Another Woolworth’s direct import from a bit of Spain probably growing the world’s best value Grenache. A small amount of Tempranillo and Shiraz in this too it seems, Clinically clean red musky perfume and well extracted, perhaps a touch too much. Some herbs and a crisp end weigh well against simple rich sweet raspberries and rhubarb. The vibrancy faded by day three. Perhaps no risks in the making or complexity but for so little money a tasty mid week money saver. Doubt the supermarket behemoth is making its shareholders a fortune from a bottle of this.
14.50% alcohol. Screwcap. $11.99.
Twenty years ago Mencia was not part of the curious wine drinker’s vocabulary. Now some of the world’s most dramatic and beautiful terraced vineyards are producing piercingly pure, fresh red wine. Google the area and be gobsmacked by how hard the work must be to prune, work and harvest from these dizzying slopes. Some so steep, one slip and you’d be sliding down into the river.
This one has that typically smokey reductive nose that always make me think of the Northern Rhone. Mencia, Jancis says, is no relation to Syrah. Perhaps it’s the soil and river side? The slight pong clears to delicious raspberry freshness and a full palate of almost tart berries where the mouthwatering acidity just wins over the fine tannins. Long and lip smacking indeed. Nice layer of darker sweet jamon lurks beneath. Really, who needs oak with something this pristine?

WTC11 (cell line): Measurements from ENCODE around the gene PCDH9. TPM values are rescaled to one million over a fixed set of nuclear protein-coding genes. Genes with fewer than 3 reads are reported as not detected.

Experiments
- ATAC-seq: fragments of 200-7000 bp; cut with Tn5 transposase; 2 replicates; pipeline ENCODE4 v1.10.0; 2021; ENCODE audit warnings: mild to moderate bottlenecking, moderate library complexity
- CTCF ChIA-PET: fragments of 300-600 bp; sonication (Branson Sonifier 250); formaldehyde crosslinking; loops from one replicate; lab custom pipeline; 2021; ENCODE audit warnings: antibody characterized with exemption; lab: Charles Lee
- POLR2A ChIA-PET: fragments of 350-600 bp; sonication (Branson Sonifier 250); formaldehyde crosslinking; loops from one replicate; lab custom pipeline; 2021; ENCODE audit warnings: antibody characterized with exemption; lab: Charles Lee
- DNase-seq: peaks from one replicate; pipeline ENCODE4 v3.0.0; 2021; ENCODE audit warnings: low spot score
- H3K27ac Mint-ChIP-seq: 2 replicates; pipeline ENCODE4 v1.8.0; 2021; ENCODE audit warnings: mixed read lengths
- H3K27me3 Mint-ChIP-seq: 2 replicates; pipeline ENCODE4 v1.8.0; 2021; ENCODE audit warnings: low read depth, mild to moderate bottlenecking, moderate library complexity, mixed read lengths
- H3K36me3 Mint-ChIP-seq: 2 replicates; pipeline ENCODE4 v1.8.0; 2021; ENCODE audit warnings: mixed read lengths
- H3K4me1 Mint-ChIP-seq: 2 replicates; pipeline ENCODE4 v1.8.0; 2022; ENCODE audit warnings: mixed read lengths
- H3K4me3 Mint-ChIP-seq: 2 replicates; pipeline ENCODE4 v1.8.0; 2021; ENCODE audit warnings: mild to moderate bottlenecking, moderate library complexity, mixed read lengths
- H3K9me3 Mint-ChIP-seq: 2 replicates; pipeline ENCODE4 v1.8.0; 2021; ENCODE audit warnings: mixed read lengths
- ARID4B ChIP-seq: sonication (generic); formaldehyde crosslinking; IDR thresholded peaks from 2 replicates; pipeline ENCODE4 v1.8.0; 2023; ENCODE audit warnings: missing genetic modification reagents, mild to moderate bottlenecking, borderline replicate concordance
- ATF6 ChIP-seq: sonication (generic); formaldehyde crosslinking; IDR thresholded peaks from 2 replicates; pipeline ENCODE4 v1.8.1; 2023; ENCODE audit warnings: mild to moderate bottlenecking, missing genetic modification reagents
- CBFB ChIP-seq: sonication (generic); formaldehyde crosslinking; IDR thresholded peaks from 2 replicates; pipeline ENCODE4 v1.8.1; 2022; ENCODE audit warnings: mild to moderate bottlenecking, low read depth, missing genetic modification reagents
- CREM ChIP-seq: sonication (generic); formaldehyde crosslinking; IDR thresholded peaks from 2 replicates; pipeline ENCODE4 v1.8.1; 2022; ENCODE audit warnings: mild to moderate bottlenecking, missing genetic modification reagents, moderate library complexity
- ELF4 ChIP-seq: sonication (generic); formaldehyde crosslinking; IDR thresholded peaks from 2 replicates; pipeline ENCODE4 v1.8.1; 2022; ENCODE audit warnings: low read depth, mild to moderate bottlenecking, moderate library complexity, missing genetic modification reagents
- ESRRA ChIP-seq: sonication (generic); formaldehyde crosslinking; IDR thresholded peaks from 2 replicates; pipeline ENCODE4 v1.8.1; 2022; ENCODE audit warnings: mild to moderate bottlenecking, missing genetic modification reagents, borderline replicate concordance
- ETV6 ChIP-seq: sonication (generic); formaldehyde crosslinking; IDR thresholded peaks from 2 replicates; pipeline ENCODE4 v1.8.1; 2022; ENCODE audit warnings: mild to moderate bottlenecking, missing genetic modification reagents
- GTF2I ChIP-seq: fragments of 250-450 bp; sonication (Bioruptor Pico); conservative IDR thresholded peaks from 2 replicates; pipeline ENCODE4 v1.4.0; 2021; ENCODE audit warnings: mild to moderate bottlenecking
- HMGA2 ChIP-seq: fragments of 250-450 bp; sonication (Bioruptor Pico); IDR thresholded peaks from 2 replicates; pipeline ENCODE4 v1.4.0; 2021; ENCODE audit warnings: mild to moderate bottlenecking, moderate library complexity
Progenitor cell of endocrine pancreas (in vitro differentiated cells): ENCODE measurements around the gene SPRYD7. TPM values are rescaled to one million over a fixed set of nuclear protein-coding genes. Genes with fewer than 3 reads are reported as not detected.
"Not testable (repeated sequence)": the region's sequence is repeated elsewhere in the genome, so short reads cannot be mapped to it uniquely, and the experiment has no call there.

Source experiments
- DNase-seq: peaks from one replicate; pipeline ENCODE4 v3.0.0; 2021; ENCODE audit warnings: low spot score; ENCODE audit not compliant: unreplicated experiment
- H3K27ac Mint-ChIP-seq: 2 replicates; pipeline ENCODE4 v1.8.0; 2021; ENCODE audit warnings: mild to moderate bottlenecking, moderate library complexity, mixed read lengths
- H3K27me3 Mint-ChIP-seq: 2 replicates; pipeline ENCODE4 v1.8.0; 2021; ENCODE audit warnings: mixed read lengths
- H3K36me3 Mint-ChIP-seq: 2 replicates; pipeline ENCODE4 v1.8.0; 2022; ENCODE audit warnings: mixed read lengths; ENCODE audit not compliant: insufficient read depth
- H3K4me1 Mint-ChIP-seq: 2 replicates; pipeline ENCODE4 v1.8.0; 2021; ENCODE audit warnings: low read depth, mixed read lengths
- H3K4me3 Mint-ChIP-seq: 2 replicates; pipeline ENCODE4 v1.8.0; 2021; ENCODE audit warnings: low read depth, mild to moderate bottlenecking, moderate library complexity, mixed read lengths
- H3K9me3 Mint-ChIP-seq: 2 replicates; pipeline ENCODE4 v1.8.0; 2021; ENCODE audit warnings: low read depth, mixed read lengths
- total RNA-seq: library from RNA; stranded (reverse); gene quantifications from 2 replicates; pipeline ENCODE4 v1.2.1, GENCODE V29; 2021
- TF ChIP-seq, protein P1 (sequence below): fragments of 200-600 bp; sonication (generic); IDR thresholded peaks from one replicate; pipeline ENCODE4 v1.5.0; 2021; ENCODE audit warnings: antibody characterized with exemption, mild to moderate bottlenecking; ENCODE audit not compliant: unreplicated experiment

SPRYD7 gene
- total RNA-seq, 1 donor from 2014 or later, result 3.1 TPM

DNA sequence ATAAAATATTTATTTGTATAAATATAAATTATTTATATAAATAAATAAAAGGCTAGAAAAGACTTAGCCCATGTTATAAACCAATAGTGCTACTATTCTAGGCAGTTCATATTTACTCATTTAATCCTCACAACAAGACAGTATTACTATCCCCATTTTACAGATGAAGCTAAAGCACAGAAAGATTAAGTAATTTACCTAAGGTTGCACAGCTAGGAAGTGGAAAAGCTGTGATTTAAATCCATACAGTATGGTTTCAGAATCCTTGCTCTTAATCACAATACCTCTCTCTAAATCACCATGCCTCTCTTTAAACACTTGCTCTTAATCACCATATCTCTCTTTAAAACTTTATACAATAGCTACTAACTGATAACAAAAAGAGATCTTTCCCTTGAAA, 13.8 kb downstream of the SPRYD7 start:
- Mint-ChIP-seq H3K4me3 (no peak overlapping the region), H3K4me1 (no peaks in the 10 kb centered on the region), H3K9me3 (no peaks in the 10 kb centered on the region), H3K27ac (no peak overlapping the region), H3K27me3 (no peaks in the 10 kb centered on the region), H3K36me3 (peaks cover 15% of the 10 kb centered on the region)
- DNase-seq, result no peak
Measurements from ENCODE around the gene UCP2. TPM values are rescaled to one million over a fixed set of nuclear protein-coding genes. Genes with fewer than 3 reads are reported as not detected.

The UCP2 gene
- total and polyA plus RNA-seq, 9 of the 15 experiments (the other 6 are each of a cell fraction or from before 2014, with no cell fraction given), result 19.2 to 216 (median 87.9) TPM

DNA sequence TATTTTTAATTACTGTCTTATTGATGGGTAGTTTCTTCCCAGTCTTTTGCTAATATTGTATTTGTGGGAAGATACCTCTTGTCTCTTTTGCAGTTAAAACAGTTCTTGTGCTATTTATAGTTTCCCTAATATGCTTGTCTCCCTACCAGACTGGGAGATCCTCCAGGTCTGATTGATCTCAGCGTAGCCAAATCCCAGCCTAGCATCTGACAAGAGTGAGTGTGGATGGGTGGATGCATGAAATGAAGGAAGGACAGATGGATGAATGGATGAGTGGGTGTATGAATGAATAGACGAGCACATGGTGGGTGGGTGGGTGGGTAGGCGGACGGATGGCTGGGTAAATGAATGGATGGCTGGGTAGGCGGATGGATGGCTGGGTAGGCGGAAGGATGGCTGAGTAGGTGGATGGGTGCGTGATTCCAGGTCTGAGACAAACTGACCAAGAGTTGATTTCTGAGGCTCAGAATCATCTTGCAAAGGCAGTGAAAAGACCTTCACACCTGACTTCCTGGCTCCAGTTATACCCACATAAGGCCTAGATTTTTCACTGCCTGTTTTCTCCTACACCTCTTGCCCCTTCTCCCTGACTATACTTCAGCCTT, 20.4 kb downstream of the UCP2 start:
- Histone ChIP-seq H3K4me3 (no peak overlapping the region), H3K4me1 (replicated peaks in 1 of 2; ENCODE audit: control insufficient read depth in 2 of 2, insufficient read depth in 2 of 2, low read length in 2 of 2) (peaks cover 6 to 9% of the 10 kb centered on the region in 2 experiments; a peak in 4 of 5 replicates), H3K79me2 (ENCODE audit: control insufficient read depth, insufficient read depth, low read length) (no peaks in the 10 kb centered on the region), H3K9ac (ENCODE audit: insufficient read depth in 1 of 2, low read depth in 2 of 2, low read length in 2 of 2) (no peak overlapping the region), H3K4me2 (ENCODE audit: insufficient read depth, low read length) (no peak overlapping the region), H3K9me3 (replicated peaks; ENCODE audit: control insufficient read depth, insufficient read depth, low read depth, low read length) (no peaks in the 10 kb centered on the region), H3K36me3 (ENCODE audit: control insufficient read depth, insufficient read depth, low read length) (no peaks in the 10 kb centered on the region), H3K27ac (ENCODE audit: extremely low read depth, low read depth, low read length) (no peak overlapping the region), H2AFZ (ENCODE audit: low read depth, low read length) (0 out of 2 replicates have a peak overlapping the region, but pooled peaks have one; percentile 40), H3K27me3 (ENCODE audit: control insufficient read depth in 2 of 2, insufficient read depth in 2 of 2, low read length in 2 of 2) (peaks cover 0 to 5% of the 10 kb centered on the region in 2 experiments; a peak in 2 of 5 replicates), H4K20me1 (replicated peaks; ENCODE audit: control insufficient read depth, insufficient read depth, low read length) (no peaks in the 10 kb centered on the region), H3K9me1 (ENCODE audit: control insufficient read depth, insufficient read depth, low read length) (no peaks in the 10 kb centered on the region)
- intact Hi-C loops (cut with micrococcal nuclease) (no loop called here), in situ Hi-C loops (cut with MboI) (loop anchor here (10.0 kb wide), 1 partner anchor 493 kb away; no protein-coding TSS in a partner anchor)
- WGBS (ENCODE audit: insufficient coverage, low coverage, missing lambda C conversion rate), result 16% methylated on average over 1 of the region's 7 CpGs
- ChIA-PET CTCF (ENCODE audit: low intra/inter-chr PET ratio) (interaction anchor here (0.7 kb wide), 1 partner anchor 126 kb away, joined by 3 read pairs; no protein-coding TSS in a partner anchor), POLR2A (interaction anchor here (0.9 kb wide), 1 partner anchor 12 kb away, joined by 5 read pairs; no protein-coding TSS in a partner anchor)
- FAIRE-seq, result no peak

Sometimes spending twice the usual weekday budget’s worth it.
13% alcohol. Cork. $36.
More Grenache or Garnacha in Spanish. Really do like this variety’s round honest ripeness that can still cling onto some good acidity and finish. A Dan Murphy direct import from Spain’s north east where it seems this heat loving camel of a grape thrives. Opens a little meaty and reduced but relaxes to simple but nicely ripe red fruits. A good medium to light mouthful of raspberry and herbs with some minerally cut, that from my limited experience Borja and Navarra do seem to manage. No great depth but a balanced ripeness comfortable in its own skin. Astonishing that it can be grown, picked, made and bottled and hurled half way round the world for less than a tenner. Prefer it to its more expensive sibling, Tres Picos, which gets a bit too ripe and has some unnecessary sour oak flavouring. I’m almost bullish about this.
13.50% alcohol. Screw Cap. $8.90.